When you invest, there are two ways you can focus on sustainability – and the one does not exclude the other:

  1. focus on minimising negative impact on society and the environment
  2. focus on contributing to a positive sustainable development of society and the environment

When we know what you want and what you prioritise when it comes to sustainability, we can accommodate your preferences as accurately as possible. That is why we will ask you about your sustainability preferences at an investment meeting. You can read more about the different sustainable investment categories below, and you can also read about Danske Bank’s principles for responsible investment here


Focus on minimising negative impact on society
At Danske Bank, we are working hard to minimise any negative impact on society and the environment that your investments may have. Among other things, this means that the majority of our products do not invest in companies involved with

  • coal
  • tar sand
  • peat
  • controversial weapons (such as chemical weapons)
  • tobacco

Nor do we invest in companies that contravene international norms and conventions.

In addition, several of our products also focus on encouraging the companies you invest in to move in a more sustainable direction, and we also vote at the annual general meetings of these companies. In this way, you exercise active ownership and help to reduce negative impact on the environment.

Sustainable investments
Investments can also contribute positively to environmental and societal goals by channelling funds towards companies that support such goals. These types of investments are called ‘sustainable investments’. For sustainable investments, it is a requirement that the investment does not have a significant impact on other sustainability goals.

A sustainable investment can be investment in companies that contribute to the green transition. Such contributions include finding solutions that promote biodiversity, the circular economy, reduction of CO2, improved working conditions, social integration or that contribute to other UN environmental or social goals.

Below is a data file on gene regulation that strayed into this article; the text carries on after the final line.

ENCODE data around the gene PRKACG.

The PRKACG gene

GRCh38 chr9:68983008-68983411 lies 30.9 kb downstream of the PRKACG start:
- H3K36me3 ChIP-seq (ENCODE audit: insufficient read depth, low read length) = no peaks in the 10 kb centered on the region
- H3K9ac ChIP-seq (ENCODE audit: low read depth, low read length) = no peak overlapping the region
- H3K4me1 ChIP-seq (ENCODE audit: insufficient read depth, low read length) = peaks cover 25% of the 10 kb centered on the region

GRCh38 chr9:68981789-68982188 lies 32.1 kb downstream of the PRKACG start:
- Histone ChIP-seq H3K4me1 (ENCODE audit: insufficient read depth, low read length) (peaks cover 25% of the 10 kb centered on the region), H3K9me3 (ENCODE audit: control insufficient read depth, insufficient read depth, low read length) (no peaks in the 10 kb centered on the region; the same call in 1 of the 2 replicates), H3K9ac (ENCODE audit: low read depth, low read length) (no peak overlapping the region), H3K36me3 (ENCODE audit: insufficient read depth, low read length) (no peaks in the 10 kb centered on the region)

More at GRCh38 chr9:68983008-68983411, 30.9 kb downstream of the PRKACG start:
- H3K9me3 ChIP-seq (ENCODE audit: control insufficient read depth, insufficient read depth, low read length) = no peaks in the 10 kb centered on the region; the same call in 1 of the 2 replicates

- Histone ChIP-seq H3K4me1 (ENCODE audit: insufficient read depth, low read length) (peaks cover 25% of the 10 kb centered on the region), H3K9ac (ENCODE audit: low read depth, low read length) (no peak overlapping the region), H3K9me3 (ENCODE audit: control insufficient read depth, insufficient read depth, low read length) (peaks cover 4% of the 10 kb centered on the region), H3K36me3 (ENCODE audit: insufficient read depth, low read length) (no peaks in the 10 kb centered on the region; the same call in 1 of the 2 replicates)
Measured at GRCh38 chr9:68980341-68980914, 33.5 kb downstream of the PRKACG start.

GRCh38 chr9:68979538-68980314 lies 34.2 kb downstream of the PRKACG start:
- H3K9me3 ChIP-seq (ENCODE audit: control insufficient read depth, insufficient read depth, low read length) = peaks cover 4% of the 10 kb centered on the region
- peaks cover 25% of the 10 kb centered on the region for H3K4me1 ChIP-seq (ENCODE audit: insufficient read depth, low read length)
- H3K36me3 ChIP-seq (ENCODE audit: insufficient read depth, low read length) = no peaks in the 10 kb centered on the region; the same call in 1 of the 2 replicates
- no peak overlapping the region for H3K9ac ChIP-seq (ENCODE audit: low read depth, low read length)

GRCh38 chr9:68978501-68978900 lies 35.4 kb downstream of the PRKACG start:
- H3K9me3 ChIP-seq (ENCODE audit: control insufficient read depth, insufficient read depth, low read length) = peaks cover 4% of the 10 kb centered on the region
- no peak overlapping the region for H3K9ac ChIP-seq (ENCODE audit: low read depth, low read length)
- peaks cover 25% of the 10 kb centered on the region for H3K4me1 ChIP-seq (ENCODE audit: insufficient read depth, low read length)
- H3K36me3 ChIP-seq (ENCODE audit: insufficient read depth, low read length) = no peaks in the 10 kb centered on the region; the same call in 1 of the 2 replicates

A sustainable investment can also be an investment in companies that are transforming their business models to support the green transition. In other words, investment in companies that may not necessarily be climate friendly or socially responsible today, but which are working on these issues and are moving in the right direction.

The EU Taxonomy
Sustainable investments that contribute to an environmental objective can also meet the standards set out in the EU Taxonomy. The EU Taxonomy is a classification of activities that contribute positively to the EU’s environmental objectives and can be recognised as ‘environmentally sustainable’. The six EU environmental objectives are

  • Climate change mitigation
  • Climate change adaptation
  • Sustainable use and protection of water and marine resources
  • Transition to a circular economy
  • Pollution prevention and control
  • Protection and restoration of biodiversity and ecosystems

Currently, the EU Taxonomy covers only the area of climate and not, for example, socially sustainable activities. The Taxonomy is being continually developed, and over the coming years it will be updated with additional criteria covering more activities for all of the Taxonomy’s environmental objectives.
Now you have had a brief introduction to the categories we are working with in the area of responsible investments. Remember that one does not exclude the other.